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No spring this year? No problem – it's still time to clean up your tech stuff

By Jim Bray
May 31, 2018

Despite a winter that seems to have pushed spring out of the way to make room for an early summer, the usual stuff you do during spring still need to be done.

This could be the first car wax job of the year, the final throwing out of all that Christmas wrapping you were hoping to use for re-gifting, or just the first mowing of the lawn. And according to IT security company ESET, there's some stuff you can and maybe should be doing to help ensure your technology is brought into the new year as well, whether it be kicking and screaming or not.

An email I received from ESET's PR folks pitches the plaintive plea "do we ever think about spring cleaning our electronics?" And it made me think. Heck, I've never actually considered spring cleaning my stuff (my dear wife would probably say I never think about cleaning at all – including showering – let alone spring cleaning), preferring to let things pile up until they can be ignored no longer.

As much as its email to me was undoubtedly meant to score some cheap advertising (and didn't that work out well!) ESET's advice does make sense. Why not take a specific time of year to take care of business when it comes to keeping your technology safe and up to date? One time of year to do it all, and then you don't have to worry about it until the calendar flips around again (using the calendar rather than the thermometer as a guide, since we clearly can't depend on Parent Nature to give us a real season in which to do our spring cleaning). And then you can go back to techno-sleeping for another year!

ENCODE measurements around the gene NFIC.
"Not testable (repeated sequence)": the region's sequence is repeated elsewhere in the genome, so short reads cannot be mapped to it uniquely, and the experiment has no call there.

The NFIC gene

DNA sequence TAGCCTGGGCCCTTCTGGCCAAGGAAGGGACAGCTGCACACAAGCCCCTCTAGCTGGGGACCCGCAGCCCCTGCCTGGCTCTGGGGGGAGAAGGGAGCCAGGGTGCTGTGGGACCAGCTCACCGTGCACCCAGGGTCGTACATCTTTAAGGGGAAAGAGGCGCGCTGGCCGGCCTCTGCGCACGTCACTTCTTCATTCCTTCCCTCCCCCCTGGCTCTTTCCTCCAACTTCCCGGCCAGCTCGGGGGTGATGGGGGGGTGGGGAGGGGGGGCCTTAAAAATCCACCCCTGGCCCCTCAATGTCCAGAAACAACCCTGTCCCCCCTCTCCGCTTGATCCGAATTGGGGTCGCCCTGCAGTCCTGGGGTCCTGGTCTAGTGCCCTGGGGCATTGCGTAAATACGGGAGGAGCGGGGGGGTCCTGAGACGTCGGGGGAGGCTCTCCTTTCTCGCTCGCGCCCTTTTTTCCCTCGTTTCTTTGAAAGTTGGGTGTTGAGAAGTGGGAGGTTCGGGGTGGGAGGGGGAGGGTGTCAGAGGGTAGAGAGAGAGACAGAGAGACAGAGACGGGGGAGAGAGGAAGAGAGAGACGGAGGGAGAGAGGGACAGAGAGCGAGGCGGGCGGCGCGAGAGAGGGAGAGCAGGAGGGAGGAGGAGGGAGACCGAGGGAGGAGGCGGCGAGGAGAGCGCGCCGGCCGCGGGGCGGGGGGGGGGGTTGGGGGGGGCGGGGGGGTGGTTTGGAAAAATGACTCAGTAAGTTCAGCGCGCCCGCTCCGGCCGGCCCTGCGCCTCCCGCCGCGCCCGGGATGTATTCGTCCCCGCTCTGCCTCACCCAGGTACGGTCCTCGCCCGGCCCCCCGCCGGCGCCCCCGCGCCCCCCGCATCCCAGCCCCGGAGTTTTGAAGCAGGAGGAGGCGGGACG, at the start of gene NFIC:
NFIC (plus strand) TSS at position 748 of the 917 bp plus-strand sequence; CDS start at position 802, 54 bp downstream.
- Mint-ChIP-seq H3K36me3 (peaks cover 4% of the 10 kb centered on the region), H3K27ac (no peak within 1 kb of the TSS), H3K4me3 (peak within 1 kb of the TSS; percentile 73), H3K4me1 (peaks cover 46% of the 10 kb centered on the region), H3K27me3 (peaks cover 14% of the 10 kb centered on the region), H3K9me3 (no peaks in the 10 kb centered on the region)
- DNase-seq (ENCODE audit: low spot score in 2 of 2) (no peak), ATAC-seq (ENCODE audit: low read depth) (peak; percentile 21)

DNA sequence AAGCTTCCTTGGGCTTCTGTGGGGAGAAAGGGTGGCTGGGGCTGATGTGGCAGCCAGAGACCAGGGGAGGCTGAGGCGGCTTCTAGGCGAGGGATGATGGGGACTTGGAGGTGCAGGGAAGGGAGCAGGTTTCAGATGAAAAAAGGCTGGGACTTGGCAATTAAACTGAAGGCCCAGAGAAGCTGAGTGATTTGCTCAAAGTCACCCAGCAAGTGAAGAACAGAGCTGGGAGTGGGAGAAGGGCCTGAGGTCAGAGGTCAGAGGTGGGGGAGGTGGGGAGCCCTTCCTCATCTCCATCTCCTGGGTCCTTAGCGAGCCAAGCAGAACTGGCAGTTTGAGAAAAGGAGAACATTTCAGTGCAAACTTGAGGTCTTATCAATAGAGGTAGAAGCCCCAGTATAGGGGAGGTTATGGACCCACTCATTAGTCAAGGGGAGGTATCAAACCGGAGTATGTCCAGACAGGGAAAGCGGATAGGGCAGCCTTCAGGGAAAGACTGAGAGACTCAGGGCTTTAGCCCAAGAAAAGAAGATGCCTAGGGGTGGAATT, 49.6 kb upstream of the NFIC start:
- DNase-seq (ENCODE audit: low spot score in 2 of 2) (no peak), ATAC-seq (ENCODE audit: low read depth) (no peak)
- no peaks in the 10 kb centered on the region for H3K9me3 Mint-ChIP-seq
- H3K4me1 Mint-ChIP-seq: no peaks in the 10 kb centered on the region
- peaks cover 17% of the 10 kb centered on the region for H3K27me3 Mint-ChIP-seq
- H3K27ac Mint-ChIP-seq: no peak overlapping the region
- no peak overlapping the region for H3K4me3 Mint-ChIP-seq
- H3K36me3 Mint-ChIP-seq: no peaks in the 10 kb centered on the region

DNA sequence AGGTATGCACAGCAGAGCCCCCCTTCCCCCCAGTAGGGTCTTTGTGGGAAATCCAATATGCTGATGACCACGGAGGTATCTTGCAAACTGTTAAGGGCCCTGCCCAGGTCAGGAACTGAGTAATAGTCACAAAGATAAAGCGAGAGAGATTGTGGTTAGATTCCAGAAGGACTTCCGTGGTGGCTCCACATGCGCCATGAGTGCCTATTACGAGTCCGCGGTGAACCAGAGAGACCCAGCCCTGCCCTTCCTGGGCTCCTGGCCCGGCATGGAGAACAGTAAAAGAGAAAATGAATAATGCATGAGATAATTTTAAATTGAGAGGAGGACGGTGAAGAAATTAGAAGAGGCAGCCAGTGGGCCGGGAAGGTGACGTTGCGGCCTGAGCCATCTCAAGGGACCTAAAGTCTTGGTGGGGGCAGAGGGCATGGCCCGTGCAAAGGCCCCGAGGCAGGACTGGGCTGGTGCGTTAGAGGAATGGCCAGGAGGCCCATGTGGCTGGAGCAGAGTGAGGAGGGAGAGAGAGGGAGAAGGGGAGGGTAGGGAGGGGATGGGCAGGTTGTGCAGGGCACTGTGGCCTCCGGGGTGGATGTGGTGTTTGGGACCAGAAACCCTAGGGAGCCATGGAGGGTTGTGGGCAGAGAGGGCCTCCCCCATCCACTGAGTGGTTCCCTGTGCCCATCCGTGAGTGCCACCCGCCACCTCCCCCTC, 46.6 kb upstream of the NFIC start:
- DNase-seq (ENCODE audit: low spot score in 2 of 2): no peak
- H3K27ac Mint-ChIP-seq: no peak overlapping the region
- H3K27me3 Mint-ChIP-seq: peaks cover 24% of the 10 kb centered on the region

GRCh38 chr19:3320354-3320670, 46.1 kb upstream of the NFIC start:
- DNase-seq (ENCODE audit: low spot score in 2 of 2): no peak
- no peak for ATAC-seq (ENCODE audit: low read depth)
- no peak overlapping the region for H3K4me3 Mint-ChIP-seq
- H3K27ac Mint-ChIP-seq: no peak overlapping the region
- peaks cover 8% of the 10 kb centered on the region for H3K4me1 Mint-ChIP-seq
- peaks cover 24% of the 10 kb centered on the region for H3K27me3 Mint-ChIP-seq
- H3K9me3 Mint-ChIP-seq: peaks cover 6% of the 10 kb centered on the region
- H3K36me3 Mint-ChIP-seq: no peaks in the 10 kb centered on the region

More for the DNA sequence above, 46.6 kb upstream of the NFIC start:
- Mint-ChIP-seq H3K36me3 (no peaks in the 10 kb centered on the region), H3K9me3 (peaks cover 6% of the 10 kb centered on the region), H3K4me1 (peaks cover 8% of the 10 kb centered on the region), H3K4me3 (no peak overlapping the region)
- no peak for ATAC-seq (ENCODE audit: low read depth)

ESET's advice is all common-sense stuff, but to those who don't live and breathe tech it's probably not the kind of thing you'd think of automatically. And, as ESET points out, such a "software spring clean" can clear up hard drive space, help keep you safe from the latest cyber-attacks and boost your device's performance.

Here are the five tips "ESET's security experts" think will help you hose down your home tech: